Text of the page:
Foreign Investment in the Nigerian retail market has reached an all-time high, attracting about $1.3 billion (about N208 billion) in the last two years, owing to rising purchasing power and huge potential of the nation’s economy.
Experts believe investors are flocking to the sector as a result of Nigeria’s potential – a large population, positive macro-economic growth and a strong appetite for consumer goods.
Findings by Oxford Business Group (OBG) revealed that both foreign and local investors were dramatically expanding their domestic retail footprint in the country.
According to OBG, "By the end of June, Shoprite, the continent’s biggest retailer opened its fifth shop in Nigeria, and another two are on the cards for the middle of next year. Shoprite, has outlined plans to open up to 700 stores in the country, and Massmart, South Africa’s second-largest retailer and partly owned by Walmart, has announced that it intends to increase its presence from two to 20 stores."
"Also, Spar, Europe’s largest retail network, has partnered with Nigeria-based Artee Group to tap into the local market, cutting ribbons at a new outlet in Lagos and one in Abuja. Looking ahead, the firms aim to increase their Lagos network and expand into Port Harcourt and Ota in Ogun State over the next six months."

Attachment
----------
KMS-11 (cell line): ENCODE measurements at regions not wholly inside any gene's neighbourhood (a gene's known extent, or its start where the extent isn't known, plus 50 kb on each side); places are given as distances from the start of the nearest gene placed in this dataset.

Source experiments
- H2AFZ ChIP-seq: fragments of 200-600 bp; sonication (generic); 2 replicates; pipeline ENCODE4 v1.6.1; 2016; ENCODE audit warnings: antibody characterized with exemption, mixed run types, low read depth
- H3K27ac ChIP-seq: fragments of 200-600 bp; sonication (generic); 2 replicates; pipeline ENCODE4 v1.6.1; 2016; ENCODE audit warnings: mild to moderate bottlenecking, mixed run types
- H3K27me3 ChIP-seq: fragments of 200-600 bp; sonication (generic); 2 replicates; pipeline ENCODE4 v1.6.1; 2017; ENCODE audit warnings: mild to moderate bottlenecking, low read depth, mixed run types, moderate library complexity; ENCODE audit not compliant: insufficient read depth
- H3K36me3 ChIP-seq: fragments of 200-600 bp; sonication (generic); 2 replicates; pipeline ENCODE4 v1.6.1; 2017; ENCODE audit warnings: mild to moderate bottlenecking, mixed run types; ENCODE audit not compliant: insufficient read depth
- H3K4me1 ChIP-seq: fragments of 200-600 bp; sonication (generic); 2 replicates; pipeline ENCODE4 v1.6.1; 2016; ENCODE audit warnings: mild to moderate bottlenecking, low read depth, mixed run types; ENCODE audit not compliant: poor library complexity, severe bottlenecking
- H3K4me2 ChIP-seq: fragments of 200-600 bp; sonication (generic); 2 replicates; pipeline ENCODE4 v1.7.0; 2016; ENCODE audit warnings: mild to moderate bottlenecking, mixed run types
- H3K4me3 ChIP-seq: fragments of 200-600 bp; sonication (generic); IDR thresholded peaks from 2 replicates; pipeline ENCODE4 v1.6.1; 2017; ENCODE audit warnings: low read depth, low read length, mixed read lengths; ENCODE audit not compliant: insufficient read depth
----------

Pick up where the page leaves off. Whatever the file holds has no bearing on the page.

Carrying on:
They added that the growth in retail space and opportunity had been accompanied by strong economic indicators released by the International Monetary Fund (IMF).
"Real GDP for the year is forecast to grow at around 7%, according to the IMF. This has had a positive impact on people’s ability to spend, with GDP per capita levels estimated at $1656, up from $1541 in 2011 and $390 in 2001, according to Renaissance Capital, a multinational brokerage. The firm also said that the country’s middle-class segment earns about $6000-7000 per year, bringing the purchase of modern household goods within range."
"But as development of formal retail gathers momentum, investors are becoming increasingly attuned to factors that could limit growth. Firstly, retailers decry the lack of adequate space. Modern outlets are dependent on the standards of newly built, large shopping malls. However, cumbersome access to land, high costs and the short duration of bank financing is constraining developers’ appetite."